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Danger! Protracted Cellphone Use

13-year-old who used smartphone for over 5 hours every day during the summer vacation was diagnosed with a squint
Date: 23.09.19 | Update: 15.10.19

A 13-year-old girl recently visited the Ophthalmology Clinic at Schneider Children’s suffering from a severe isotropic squint causing one of her eyes to point inwards. The squint appeared suddenly in the summer after many hours of uninterrupted use of a mobile phone, without giving the eyes sufficient time to rest.

The youngster underwent broad eye and neurological testing including brain imaging to rule out any neurological disorder for the appearance of the suddent squint. All the tests were normal leading to the conclusion that the cause was due to the extended use of the cellphone.

This is a relatively rare side-effect of mobile phone use, although in recent years the number of reports have increased about the connection between sight and prolonged use of digital screens, mostly cellphones, and the appearance of a squint. This leads mainly to double vision, limiting function and causing significant cosmetic effects with difficulties in maintaining eye contact. The presumed mechanism is a break in brain integration responsible for sight and coordination between the two eyes, and linked also to protracted contraction of the internal muscle responsible for eye movement towards the nose as part of the physiological mechanism of looking at close objects.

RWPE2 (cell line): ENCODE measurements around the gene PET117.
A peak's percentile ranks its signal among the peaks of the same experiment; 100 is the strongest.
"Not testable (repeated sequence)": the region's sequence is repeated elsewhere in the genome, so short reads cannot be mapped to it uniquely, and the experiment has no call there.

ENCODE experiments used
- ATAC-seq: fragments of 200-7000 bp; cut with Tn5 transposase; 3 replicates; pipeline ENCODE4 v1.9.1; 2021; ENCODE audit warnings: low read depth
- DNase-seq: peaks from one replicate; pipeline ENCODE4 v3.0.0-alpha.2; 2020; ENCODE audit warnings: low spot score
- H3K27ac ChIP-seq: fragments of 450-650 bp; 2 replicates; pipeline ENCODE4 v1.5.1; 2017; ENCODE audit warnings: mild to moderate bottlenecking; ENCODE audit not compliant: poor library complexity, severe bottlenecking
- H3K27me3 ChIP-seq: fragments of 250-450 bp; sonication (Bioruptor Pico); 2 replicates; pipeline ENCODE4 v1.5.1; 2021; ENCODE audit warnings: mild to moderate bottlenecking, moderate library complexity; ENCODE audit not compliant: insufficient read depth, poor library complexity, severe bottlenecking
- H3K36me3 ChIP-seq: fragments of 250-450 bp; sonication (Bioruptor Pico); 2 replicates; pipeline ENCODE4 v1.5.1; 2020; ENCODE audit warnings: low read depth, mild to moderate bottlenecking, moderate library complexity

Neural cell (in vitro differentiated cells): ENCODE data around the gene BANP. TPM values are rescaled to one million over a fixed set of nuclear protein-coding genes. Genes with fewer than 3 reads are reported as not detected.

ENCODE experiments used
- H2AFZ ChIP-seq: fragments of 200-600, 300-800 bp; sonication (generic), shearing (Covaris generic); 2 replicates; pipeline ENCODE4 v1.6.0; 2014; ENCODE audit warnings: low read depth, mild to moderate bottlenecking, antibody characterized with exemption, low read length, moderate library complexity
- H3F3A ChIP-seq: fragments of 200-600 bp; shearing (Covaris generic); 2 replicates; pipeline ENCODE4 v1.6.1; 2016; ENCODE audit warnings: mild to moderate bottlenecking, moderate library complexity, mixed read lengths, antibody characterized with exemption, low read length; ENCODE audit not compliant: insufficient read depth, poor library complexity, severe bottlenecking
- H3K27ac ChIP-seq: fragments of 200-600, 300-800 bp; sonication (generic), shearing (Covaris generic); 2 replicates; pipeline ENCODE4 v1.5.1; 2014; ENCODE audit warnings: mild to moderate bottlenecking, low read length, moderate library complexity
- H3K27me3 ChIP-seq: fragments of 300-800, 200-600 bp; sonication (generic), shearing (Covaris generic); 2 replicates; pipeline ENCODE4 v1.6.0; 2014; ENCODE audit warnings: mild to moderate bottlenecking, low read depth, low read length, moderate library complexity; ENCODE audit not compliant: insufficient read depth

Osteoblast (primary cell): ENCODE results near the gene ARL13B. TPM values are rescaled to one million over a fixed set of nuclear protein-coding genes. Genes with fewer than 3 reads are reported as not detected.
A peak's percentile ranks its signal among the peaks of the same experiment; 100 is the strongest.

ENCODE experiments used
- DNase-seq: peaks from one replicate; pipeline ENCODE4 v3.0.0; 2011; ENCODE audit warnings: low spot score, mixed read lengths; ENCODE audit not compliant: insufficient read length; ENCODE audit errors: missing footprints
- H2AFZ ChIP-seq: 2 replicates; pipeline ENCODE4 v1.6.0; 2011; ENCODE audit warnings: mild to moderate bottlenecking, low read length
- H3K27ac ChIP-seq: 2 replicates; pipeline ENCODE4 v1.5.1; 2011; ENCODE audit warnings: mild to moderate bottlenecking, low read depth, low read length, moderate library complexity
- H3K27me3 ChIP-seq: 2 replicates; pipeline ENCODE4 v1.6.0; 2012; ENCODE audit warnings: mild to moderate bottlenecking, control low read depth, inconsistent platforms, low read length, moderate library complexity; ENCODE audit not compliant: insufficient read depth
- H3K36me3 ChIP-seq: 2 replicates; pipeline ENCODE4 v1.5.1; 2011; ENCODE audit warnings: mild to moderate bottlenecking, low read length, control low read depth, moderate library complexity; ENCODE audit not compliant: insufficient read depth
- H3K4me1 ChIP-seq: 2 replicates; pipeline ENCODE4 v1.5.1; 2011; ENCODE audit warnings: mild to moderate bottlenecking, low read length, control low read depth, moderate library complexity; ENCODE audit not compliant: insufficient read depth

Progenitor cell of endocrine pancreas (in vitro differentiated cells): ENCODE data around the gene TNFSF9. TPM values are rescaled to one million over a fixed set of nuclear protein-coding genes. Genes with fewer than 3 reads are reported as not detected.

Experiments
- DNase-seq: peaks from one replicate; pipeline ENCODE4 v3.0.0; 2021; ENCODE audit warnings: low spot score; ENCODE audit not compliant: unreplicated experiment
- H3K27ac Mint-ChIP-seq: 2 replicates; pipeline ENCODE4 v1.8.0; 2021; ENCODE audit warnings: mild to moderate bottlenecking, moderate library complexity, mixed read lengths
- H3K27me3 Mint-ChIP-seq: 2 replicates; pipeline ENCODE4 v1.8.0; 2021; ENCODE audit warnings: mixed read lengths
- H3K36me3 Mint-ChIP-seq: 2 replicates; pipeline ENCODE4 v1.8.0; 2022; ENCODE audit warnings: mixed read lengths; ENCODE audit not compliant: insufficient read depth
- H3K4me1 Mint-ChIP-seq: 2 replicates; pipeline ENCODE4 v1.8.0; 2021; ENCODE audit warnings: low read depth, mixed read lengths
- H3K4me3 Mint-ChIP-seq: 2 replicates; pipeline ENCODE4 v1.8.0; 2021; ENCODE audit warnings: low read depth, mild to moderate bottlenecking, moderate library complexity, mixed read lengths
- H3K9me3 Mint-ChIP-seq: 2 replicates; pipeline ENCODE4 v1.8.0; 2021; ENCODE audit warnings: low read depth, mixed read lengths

Dr. Gad Dotan, Director of Ophthalmology, noted that “this is an unfortunate event that underscores the danger of intense cellphone use. In this case, non-use of the cellphone did not dismiss the squint and the child will more than likely need an operation to correct the condition. Use of cellphones should be limited in order to reduce the danger of developing a squint, while allowing the eyes enough time to rest.”

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